Mission and Guiding Values


To actively lead in research, teaching and service that promotes and advocates for the inclusion, belonging and equity of disabled individuals* within schools, communities, and society as a whole within our work and with future educators/ service providers. 



Department of Special Education Faculty & Staff Zoom Call

Guiding Values 

The guiding principles behind our decision-making:

  • All individuals have the right to be acknowledged and valued as full members of the community that honor the diverse, intersecting identities that they hold including but not limited to, race, class, culture, gender, disability and language.
  • We have a responsibility to consistently confront individual bias and advocate strongly for equity in acknowledgement of the historical and current inequities that exist in the systems including child care/ education/ service provision systems.
  • There is a recognition that individuals’ experiences and ways in which they identify with disability are unique. In turn, a disabled individual’s support and services should be individualized, culturally-sustaining, collaborative, and interdisciplinary.
  • The foundation of all instruction, support, and services should begin from a place of strength and assets, acknowledging an individual’s context/ ecosystem (e.g., their families, communities, schools, employment, etc.) and building from their values, priorities, and goals. 
  • Educators and service providers require knowledge and skills to promote access and participation for individuals with disabilities within inclusive learning environments and provide high-quality, meaningful instruction that supports all individuals learning and development. 
  • Educators and service providers require specialized expertise in facilitating the development of individualized learning goals for disabled individuals based on a wide range of support needs and disabilities across a lifespan

*Both identity-first and person-first language are used interchangeably with the awareness that language use regarding identity should be chosen by an individual, or in the case of young children, the family’s preference. 



2018 Joint Doctoral 50th anniversary celebration


The Department of Special Education was established in 1948 as the first such academic unit in the state of California. Dr. Leo Cain, the first department chair, played a lead role developing federal policy for Special Education as a member of the President's Committee. With Dr. Cain, five faculty members led the development of a variety of program areas: Leon Lassers, Jerry Rothstein, Priscilla Pittinger, Mable Whitehead, and Florence Henderson.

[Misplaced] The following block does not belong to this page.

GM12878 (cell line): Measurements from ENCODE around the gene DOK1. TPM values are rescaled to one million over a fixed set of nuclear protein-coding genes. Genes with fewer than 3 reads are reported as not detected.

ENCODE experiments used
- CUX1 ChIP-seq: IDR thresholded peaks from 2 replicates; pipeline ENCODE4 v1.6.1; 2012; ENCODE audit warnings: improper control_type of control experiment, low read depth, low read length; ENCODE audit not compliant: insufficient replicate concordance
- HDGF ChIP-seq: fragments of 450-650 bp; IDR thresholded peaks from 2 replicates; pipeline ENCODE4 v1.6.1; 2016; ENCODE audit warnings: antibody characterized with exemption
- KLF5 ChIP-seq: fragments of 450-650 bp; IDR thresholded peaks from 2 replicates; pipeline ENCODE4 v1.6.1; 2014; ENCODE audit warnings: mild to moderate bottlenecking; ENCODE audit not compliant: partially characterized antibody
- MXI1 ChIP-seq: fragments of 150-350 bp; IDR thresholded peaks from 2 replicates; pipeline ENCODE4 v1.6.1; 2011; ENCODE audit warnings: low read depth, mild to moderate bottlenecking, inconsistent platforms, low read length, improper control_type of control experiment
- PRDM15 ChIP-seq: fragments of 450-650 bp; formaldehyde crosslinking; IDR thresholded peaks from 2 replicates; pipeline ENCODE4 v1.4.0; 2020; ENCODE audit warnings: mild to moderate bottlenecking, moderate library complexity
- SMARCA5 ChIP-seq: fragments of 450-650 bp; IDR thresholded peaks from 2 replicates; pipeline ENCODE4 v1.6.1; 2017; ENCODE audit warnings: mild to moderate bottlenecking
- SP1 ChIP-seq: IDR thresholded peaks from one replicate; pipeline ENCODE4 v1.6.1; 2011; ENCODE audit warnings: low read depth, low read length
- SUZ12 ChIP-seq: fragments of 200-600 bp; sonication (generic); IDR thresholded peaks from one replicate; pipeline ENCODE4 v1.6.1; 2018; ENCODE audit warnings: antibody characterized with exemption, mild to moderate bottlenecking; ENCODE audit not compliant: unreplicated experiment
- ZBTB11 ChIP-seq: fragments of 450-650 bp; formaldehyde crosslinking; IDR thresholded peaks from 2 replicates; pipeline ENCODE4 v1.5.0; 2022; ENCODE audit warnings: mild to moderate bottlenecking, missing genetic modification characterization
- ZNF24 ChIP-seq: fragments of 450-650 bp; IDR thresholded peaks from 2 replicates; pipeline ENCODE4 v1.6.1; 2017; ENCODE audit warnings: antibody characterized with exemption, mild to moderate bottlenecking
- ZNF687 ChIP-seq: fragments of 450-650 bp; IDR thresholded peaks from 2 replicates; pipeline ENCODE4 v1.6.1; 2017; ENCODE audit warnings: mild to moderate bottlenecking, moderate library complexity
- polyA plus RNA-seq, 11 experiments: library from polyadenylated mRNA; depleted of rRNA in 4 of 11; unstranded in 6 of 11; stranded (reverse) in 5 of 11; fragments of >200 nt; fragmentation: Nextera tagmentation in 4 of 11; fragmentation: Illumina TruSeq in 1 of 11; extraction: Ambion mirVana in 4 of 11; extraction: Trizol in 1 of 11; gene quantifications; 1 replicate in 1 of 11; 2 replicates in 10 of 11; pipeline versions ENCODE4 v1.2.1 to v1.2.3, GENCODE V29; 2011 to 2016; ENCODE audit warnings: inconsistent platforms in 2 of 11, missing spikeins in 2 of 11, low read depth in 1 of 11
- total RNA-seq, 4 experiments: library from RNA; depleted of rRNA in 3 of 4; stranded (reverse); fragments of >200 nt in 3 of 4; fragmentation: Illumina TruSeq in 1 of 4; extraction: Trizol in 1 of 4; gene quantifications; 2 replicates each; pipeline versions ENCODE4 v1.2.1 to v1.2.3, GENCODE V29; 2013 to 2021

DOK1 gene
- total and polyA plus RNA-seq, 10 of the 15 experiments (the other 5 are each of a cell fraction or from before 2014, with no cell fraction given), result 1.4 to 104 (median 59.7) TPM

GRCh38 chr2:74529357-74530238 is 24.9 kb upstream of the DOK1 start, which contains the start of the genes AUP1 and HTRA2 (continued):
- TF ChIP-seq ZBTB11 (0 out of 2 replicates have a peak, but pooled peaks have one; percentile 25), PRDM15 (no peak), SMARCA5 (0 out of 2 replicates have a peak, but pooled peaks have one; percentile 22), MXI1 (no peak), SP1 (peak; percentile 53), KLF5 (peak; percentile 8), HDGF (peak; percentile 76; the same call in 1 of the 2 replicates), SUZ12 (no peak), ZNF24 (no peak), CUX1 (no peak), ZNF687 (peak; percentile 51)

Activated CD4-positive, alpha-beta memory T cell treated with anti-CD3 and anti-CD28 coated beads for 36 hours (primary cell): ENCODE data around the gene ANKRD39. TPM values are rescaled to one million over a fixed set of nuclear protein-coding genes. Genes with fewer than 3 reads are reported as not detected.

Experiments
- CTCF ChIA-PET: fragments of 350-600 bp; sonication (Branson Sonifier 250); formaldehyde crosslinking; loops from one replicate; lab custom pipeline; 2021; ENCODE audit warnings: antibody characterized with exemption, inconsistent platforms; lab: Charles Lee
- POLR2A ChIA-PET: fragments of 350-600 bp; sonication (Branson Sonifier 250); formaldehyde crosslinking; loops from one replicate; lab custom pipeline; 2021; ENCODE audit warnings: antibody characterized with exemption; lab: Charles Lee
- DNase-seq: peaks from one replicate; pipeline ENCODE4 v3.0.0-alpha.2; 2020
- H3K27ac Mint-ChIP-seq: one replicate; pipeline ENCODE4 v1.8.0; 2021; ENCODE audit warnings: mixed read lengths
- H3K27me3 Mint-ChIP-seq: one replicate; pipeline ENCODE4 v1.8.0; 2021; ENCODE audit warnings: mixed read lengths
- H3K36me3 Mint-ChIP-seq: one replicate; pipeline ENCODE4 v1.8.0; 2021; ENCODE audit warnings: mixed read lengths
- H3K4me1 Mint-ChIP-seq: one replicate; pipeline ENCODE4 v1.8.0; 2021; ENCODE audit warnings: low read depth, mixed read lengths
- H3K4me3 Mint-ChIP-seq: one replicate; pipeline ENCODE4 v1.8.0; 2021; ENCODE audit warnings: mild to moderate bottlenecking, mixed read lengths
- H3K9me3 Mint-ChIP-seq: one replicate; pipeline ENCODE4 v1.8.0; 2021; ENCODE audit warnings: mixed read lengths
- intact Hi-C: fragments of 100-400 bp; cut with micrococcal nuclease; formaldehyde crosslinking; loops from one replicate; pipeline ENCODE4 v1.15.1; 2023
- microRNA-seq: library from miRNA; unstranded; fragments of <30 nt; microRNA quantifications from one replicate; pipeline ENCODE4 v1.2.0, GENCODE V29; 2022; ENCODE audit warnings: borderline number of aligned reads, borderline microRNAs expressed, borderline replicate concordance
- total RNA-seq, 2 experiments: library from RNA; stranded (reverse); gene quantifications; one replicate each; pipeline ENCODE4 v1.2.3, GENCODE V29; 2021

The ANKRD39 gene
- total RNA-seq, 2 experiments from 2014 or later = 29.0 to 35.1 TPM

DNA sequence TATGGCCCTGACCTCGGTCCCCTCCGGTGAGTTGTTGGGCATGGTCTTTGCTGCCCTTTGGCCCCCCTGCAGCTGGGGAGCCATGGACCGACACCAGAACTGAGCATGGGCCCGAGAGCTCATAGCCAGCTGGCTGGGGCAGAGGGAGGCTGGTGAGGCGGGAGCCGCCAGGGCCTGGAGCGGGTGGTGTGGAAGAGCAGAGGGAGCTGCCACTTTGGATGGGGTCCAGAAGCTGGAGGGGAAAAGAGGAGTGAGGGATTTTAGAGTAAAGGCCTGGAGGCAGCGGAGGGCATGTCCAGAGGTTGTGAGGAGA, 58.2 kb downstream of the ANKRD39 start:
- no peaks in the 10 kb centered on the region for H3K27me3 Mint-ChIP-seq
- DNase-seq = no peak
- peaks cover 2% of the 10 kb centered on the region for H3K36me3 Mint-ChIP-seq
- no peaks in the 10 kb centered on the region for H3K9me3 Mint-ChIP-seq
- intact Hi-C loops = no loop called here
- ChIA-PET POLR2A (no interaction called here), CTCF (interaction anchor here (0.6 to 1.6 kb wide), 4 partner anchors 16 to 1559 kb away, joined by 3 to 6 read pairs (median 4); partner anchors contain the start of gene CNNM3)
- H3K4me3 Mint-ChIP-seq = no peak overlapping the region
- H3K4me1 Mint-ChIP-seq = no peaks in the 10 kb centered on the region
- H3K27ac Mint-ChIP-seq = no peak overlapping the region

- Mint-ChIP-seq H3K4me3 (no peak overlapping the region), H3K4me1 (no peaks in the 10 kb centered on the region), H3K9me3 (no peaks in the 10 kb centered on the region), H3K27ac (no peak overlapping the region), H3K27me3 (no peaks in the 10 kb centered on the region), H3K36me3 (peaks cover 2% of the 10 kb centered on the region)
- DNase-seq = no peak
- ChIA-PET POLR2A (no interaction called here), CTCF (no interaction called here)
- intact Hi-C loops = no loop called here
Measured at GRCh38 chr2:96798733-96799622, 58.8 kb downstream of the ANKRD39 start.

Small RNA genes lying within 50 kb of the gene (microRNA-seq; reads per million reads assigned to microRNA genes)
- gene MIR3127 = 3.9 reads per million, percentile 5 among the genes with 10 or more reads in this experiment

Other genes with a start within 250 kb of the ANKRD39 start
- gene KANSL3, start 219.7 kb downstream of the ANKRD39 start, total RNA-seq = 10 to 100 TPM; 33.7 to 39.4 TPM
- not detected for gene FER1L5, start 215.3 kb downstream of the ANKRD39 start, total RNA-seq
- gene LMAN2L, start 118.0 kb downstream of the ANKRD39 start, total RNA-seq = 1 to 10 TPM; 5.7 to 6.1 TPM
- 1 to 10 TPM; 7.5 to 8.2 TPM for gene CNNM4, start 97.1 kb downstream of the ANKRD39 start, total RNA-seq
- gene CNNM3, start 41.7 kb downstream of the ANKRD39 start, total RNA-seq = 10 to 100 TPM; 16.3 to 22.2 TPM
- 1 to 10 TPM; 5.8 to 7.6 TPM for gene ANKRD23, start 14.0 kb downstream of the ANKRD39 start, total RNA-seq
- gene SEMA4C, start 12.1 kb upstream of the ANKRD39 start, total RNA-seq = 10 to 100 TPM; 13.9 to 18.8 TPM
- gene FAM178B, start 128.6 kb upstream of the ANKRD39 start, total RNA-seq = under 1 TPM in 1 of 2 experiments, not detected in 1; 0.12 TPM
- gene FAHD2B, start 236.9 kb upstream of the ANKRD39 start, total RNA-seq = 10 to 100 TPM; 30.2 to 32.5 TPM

Through the decades, the Department provided leadership in the field with prominent faculty members in the areas of Inclusive Education, Visual Impairments, Early Childhood Special Education, Autism Spectrum Disorders, Transition To Work, Sign Language Assessment, Deafness, and Augmentative and Alternative Communication.

In 1967, San Francisco State College began the Joint Doctoral Program (Ph.D) in Special Education with the University of California, Berkeley. The Joint PhD Program was the first such program approved in the state of California by the Joint Graduate Board and is now in its fifth decade. The program provides the opportunity for faculty members to mentor doctoral students in research, program model development, and train future university academicians.

Now in its seventh decade, the Department of Special Education continues our commitment to professional preparation, research, and scholarship. Professional training is informed and enhanced by faculty who are leading researchers in their areas of specialization with a long history of successful funding through internal and external grants and contracts.

GCOE Statement of Purpose

The GCOE develops transformative and visionary educators, clinicians, and leaders for social justice, to effect change for good across the Bay Area and beyond, and to create an engaged, and productive democracy. Together we do the work necessary to understand and welcome all; to prepare equity-focused, caring, and highly skilled professionals; to identify and dismantle racist, ableist, and oppressive systems; and to build an equitable and accessible present and future.
Read full statement here.